Security Council mulls resolution on potential UN mission for Libya

Security Council. UN Photo/Eskinder Debebe

9 September 2011 – The Security Council has begun discussions on Secretary-General Ban Ki-moon’s proposal to set up a United Nations mission to provide support to the new authorities in Libya as they seek to rebuild the North African nation following this year’s conflict.

Opposition forces rose up against the regime of Colonel Muammar al-Qadhafi in February as part of a wider pro-democracy movement across North Africa and the Middle East. Mr. Ban has repeatedly stressed the need to respond rapidly to requests from the Libyan transitional authorities for assistance after the regime is ousted and the conflict comes to an end.

In a letter sent to the Council earlier this week, Mr. Ban proposes the establishment of an integrated UN Support Mission in Libya (UNSMIL) for an initial period of three months, to be headed by a Special Representative.

“The three-month initial deployment intended to allow for in-country engagement in further defining the needs and wishes of Libya for United Nations support, while delivering urgent advice and assistance,” he writes.

The mission’s mandate would include assisting national efforts to, among other things, restore public security and order and promote the rule of law; undertake inclusive political dialogue, promote national reconciliation, and embark on the constitution-making and electoral processes; extend State authority; and protect human rights and support transitional justice.

The Secretary-General’s Special Adviser for Post-conflict Planning in Libya, Ian Martin, said he hoped the resolution will be adopted “as soon as possible” so the UN can begin delivering in some of the priority areas of assistance requested by the National Transitional Council (NTC).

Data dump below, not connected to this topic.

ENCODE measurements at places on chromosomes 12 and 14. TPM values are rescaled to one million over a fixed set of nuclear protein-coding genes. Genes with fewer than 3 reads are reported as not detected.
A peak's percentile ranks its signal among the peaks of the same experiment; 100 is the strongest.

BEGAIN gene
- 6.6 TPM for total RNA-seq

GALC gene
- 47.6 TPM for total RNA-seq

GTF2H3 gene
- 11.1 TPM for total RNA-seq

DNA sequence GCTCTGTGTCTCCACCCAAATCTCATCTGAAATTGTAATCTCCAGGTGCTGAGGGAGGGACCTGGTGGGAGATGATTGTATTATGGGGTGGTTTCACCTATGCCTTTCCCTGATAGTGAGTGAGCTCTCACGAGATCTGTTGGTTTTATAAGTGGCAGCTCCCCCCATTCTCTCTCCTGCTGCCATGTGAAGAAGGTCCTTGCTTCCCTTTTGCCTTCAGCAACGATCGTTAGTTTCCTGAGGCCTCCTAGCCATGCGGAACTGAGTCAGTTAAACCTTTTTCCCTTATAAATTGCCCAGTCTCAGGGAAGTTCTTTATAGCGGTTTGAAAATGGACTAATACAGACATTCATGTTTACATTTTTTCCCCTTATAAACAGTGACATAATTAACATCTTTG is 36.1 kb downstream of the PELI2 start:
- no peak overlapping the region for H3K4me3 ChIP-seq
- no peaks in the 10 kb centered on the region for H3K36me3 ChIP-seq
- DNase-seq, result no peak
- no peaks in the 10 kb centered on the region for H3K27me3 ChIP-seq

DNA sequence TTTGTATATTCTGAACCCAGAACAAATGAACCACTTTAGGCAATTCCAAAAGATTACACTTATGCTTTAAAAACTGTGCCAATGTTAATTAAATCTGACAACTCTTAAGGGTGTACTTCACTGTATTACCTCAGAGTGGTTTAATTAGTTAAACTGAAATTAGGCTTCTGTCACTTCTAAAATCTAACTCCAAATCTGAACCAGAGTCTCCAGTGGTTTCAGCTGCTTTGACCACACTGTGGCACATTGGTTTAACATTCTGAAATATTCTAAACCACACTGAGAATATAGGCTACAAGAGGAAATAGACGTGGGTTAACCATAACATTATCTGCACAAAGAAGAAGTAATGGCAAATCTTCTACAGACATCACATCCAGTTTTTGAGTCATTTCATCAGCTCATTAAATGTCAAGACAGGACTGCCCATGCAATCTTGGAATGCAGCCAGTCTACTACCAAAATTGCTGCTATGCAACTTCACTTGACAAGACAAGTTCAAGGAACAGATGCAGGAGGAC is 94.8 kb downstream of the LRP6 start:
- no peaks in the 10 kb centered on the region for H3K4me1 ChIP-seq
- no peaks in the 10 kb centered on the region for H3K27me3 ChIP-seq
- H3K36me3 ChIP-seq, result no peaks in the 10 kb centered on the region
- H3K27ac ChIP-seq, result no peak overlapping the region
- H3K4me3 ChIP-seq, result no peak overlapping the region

“The proposals of the Secretary-General are for a support mission that would be initially mandated for a three-month period that would give us the opportunity both to bring in personnel, to provide some initial advice and assistance in the areas that the Libyans have identified, but at the same time, continue a discussion with them to plan longer-term UN support,” he told reporters in New York after briefing the Council in a closed-door session.

Mr. Martin, who conducted a five-day visit to Libya last week, reported that he saw very little damage to infrastructure in the capital, Tripoli.

The most serious humanitarian challenge – that of restoring the water supply – had been achieved, he said, adding that supplies of fuel and electricity were “improving,” and there was no general breakdown of public order. In addition, schools had just re-opened.

“That should not lead to any underestimation of both the short-term and the longer-term challenges the new authorities are going to face in Libya,” said Mr. Martin.

He noted that the NTC has not yet established full control over the national territory, cited the need to establish an effective police force; and highlighted the major concern, especially of Libya’s neighbours, of the proliferation of weapons.

“And despite the consistent messages of NTC leaders appealing against revenge, there have been very serious violations of human rights, especially of sub-Saharan Africans accused often, I think quite wrongly, of having fought for the Qadhafi regime,” he stated.

“On the human rights front, of course, terrible evidence continues to come to light of deliberate human rights abuses and crimes of the Qadhafi regime, both those that took place over many years and during the fall of Tripoli, when many of their prisoners were massacred,” he continued.

“More mass graves are being discovered, many families have no knowledge of loved ones who disappeared, in some cases many years ago, and in some cases, just during the recent conflict.

“This is going to be a very heavy burden for Libya’s new leaders as they seek to show that there will be accountability within the law for the worst violations, but at the same time promote national reconciliation.”

In a related development, the Prosecutor of the International Criminal Court (ICC), Luis Moreno-Ocampo, is requesting INTERPOL to issue a Red Notice to arrest Mr. Qadhafi, as well as his son, Saif Al-Islam Qadhafi, and the head of the Libya’s intelligence forces, Abdullah Al Sanousi.

In June the ICC, based in the The Hague, issued arrest warrants for the three men for crimes against humanity allegedly committed during the conflict.

An INTERPOL Red Notice seeks the provisional arrest of a wanted person with a view to extradition or surrender to an international court based on an arrest warrant or court decision.


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